Many active adults, especially athletes, come into the clinic when they’ve started experiencing some sort of pain. After all, we are a physical therapy clinic.
This is not abnormal at all.
We go through all of the subjective information to figure out the how, what, when, why, etc. of their injuries.
There is typically a pause after I reveal my findings and a game plan. The pause is due to a little bit of “shock” but you can tell they have something more to say or ask…
When pushed a bit further, the main question they are looking to have answered is… “when can I push through the pain and keep training for (insert your favorite form of activity).”
I wish there was an easy answer to this. That would make this blog so much easier to write.
But, alas, I will try to keep it brief, but still informative, to help you understand when it is safe to push through the pain when training.
Let’s Talk About Pain
First off, we need to start by talking a little bit about what pain actually is.
“Back in the day”, it was heavily believed that our bodies were like machines. You’d take out one human joint and put in an artificial one and expect it to be the same.
This belief assumes our bodies break down and “wear out”. Meaning the more pain you feel, the more injuries you must have underneath that skin of yours. Over the years research has found this to be FALSE.
That thought process is too simplistic for such a complex organism as the human body.
This theory fails to account for the fact that humans can adapt.
The most recent theories for pain, that have been widely accepted in the past decade, are that pain is a complex experience. It is more related to your perceived level of threat and the need to protect whatever it is trying to protect.
And, this may or may not come as a shock, but pain is influenced by a lot of different factors that include things like: sleep, stress, disuse, depression, high fear, etc.
All of these things help provide you with your personal experience of pain.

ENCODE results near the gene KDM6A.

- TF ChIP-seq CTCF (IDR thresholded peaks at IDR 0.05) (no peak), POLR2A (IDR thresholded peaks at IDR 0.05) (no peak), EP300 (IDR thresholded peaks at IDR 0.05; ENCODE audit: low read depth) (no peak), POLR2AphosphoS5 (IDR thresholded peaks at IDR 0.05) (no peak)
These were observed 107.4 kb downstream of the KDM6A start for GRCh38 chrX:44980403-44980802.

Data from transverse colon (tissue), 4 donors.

That is partly why you can give 2 people the same papercut, in the same location, and both will rate their pain differently.
This is why the amount of pain you are feeling isn’t necessarily related to the amount of tissue damage that may have occurred.
I’ve spent time educating people on what pain is because it will help guide you to decide if pushing through an injury and still training is smart.
The answer to the question: should you push through the pain and keep training is…
*I feel confident telling you yes because the alternative is doing nothing. We now realize that complete rest is not effective and can make the pain even worse.
Training Around Pain: Toss the Ego Out
The first step in training around your pain is finding an entry point.
If you’ve been around exercise long enough, you know there are many different variables you can adjust. Things like the weight you are using, the effort you are giving, sets, reps, tempo, types of exercise you do, etc.
The most common piece of advice I give is to start by reducing your weight and LOSING THE EGO. I’m saying if you normally squat 225 pounds, you may have to back it down to 95 pounds and do reps with that weight since it does not provoke pain.
Next, you can go back to the general 12-15 reps per set and just focus on your tempo with equal parts concentric and eccentric motion.
If those still do not help alleviate the symptoms, you can change the range of motion you use during the exercise, or simply change the exercise all together.
I’ve often found that doing exercises that require both sides of your body at the same time are more challenging because your body will try to off-load the area of pain by shifting away from it. To ensure that your body remains strong on both sides, I prescribe doing more unilateral moves. Unilateral moves help keep your body finely tuned for peak performance while training around pain.
Training Around Pain: Do Not Accelerate Your Progress Too Quickly
The next step (listen carefully) because this may be the most critical part of training through/around pain…DON’T PROGRESS TOO QUICKLY
Typically, when people are training around an injury, they start to experience some small victories. And things are looking good…real good…so they decide to load the bar back up to their normal weights and then a “setback” occurs.
Like everything in life, progress is not linear. Don’t freak out about a slight increase in pain or soreness. Take that as feedback that you did too much and back down a little bit.
If you continue to have pain or can progress well for a week or two, but then develop pain again, it is time to seek out professional help to get you back on track.
This is especially important if it keeps happening. Losing out on training time can be devastating for many factors in your life, i.e. depression, lack of sleep, decreased conditioning, etc.
And nobody likes a grumpy and frumpy Gus.
In summary, training while dealing with pain or an injury is highly encouraged. It must be done intelligently with an understanding of what pain is and what it is trying to tell you. It must be done with patience and consistency.
If you have tried all of that and still have difficulty, I encourage you to reach out for a second opinion on how else you may alter your training to be able to train with the pain present.